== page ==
Abstract

The World Countries Homicide rate dataset comprises information on the numbers of deaths classified as homicide per 100.000 inhabitants per each country for the period 1800-2000. Data has been gathered and organized in 1-year intervals, using as geographical reference the current list of existing world countries

Author(s)

Jonathan Fink-Jensen

Production date

2-6-2015

Variable(s)

Homicide rates

Keywords

Institutions, homicide rate, world countries

Time period

1800-2000

Geographical coverage

Entire World

Methodologies used for data collection and processing

This dataset is a slightly revised version of the one produced by Winny Bierman and Jan Luiten van Zanden in April 2014. Most of the added data in this version has been found in statistical yearbooks, either from individual countries themselves or from the World Health Organziation and the United Nations (see legend in the worksheet). Some remarks should be made on data for the following countries and years: * Poland: + 1929-1931; 1937: homicide rate covers only cities with >100.000 inhabitants + 1932-1936: rate of people sentenced with homicide * Switzerland: + Eisner: period 1800-1874 covers only the Canton of Zurich * Italy: + Eisner: 1800-1869 excludes estimates from Sardinia, these figures are treated separately in Eisners paper. * Brazil + 1944: rate covers only 21 cities * Iran + 1979: rate covers only cities * Japan + 1911-1936: rate of persons sentenced with homicide * Israel + 1948: only Jewish population * Turkey: + 1940-1948: rate of people sentenced with homicide + 1960-1972 including operations of war * South Africa + 1938-1947: only European population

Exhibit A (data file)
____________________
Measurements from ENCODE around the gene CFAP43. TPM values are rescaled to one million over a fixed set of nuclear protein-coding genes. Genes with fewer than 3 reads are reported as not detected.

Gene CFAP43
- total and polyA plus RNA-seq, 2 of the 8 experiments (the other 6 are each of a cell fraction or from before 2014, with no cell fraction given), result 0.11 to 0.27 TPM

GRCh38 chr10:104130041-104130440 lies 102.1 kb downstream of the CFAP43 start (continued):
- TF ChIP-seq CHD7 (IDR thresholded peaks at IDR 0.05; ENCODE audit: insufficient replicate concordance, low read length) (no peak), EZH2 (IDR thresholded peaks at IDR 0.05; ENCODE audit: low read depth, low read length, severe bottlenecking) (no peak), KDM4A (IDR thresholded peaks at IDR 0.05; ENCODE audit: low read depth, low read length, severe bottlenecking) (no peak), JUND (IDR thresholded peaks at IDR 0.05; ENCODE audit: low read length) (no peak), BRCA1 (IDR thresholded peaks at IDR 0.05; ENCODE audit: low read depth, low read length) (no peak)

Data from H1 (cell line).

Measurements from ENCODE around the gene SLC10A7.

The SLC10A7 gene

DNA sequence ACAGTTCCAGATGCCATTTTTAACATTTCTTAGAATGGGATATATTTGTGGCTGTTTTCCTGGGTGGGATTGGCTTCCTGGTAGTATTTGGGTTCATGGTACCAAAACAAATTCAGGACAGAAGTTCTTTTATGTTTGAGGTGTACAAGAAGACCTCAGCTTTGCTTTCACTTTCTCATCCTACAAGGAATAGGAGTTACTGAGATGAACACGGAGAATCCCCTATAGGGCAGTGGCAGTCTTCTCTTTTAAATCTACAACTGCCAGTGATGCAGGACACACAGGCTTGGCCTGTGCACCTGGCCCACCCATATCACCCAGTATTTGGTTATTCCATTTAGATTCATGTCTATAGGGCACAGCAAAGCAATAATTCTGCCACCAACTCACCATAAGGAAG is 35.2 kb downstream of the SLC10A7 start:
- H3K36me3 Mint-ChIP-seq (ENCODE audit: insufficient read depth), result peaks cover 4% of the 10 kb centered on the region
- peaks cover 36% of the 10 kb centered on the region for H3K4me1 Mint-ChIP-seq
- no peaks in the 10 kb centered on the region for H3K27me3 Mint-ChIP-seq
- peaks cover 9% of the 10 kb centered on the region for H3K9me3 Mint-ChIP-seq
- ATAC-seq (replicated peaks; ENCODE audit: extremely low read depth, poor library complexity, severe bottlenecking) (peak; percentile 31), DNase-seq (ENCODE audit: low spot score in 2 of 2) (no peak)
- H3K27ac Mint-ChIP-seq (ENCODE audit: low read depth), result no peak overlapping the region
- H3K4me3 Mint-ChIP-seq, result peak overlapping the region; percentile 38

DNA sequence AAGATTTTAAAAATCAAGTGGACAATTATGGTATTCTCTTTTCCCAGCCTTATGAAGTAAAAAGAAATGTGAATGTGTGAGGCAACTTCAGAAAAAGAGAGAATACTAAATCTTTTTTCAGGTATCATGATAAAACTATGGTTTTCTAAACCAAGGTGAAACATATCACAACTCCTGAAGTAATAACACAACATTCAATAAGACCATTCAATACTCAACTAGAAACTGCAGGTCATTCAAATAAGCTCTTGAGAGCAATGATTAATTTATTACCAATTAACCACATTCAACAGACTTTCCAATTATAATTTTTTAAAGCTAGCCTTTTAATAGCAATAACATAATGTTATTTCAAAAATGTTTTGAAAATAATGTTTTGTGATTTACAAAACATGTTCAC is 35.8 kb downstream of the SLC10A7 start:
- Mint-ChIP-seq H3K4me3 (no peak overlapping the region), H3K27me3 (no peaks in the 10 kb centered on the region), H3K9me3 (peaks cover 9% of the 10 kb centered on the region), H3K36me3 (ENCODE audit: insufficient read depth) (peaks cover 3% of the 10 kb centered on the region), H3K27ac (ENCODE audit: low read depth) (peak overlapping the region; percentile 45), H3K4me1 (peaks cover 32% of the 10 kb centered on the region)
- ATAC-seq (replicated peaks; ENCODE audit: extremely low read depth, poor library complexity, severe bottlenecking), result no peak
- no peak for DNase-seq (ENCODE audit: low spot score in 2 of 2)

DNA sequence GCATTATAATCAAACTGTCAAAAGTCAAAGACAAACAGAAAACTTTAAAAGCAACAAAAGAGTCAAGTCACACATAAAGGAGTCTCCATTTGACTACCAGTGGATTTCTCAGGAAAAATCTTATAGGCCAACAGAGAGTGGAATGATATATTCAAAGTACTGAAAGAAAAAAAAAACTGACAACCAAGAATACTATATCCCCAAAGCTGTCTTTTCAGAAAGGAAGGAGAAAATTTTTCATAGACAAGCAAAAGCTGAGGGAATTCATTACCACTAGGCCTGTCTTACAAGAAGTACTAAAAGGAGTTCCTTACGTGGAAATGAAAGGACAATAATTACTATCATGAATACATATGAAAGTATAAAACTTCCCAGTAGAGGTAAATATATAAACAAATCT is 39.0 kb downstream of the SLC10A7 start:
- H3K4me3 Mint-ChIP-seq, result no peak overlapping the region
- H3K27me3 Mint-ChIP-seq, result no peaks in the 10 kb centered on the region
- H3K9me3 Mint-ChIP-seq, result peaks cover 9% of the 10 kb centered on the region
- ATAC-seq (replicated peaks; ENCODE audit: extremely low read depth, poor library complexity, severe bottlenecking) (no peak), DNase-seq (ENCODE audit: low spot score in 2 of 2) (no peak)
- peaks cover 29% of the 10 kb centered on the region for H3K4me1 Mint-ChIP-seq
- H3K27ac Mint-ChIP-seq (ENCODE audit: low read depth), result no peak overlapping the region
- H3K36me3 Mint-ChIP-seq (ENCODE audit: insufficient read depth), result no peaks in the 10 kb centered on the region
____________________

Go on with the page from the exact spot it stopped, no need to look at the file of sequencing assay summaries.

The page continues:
Period of collection

April 2015

Data collectors

Jonathan Fink-Jensen


i. Central statistical agencies ii. Historical reconstructions iii. Estimates iv. Conjectures

General references

Baten, J. and Fourie J. (2014): "Numeracy of Africans, Asians, and Europeans during the Early Modern Period: New Evidence from Cape Colony Court Registers", University of Tuebingen: Working Paper.

Brazil. Ministério do Império (198-?), "Relatórios ministeriais, `Epoca do Império, 1832-1888", Rio de Janeiro: MEC-SEAC, Biblioteca Nacional, Serviço de Reprografia [microform].